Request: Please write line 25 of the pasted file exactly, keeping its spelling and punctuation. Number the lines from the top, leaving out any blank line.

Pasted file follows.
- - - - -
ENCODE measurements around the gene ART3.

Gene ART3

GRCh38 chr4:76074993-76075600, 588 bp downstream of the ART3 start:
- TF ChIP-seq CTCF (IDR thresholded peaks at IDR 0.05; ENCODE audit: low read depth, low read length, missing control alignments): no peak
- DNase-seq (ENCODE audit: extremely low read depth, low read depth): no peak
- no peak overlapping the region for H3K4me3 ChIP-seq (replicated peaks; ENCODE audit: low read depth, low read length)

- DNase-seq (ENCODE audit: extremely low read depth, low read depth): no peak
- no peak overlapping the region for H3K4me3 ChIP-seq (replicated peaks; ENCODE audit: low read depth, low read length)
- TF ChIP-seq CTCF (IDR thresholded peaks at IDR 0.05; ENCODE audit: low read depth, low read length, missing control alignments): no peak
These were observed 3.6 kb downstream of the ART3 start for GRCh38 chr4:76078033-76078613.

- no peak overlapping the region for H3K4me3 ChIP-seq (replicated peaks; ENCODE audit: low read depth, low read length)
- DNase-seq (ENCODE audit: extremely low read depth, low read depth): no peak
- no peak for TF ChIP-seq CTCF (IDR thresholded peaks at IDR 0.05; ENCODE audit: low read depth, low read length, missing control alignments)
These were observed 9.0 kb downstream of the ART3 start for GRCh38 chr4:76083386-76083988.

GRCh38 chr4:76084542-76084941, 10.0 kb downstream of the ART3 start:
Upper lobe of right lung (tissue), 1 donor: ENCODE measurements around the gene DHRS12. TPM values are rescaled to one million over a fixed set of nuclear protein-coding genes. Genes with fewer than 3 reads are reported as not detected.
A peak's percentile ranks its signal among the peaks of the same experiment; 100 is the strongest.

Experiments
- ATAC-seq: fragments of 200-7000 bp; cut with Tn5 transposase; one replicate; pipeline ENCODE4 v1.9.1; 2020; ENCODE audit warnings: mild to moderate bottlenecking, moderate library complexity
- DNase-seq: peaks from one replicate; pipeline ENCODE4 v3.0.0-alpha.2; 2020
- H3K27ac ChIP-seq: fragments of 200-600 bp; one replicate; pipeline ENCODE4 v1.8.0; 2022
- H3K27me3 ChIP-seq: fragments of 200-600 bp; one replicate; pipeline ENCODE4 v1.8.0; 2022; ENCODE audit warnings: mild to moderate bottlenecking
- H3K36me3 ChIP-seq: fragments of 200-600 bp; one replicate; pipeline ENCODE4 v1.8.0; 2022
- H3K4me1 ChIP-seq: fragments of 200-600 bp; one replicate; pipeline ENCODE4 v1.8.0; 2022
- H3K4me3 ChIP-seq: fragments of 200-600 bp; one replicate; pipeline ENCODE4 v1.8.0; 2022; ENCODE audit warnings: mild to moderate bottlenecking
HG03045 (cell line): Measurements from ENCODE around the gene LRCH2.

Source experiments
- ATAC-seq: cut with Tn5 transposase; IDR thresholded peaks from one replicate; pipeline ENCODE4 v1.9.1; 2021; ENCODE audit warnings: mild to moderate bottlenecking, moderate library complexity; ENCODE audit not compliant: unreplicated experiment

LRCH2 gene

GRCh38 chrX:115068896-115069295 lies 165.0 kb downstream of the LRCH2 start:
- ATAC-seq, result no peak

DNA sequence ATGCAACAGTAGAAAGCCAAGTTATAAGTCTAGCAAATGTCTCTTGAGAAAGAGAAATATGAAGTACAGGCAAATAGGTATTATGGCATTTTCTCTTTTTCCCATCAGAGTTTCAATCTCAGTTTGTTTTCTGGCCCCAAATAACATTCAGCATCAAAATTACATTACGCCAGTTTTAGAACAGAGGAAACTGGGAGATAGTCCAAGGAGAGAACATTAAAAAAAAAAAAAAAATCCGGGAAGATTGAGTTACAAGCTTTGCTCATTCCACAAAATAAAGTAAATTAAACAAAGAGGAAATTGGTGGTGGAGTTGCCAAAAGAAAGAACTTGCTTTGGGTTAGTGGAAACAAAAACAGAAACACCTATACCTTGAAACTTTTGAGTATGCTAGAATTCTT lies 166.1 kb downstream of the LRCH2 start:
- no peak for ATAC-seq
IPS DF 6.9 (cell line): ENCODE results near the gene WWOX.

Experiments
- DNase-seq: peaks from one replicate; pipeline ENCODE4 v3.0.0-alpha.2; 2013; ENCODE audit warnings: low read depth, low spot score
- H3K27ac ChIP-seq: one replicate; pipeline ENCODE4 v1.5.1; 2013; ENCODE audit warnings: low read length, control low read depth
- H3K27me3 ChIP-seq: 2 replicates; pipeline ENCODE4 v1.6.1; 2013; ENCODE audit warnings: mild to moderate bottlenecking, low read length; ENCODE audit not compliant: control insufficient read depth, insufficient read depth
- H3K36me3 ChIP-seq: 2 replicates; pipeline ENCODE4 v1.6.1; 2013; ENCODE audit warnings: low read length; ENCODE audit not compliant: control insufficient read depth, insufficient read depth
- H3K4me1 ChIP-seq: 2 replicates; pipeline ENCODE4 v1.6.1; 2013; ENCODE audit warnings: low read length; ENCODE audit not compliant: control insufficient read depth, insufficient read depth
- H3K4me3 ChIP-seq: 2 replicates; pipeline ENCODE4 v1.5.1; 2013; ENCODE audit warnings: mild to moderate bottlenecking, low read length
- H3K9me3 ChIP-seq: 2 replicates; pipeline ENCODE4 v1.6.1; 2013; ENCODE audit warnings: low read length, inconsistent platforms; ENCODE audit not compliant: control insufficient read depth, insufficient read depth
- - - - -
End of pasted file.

- H3K4me3 ChIP-seq: fragments of 200-600 bp; one replicate; pipeline ENCODE4 v1.8.0; 2022; ENCODE audit warnings: mild to moderate bottlenecking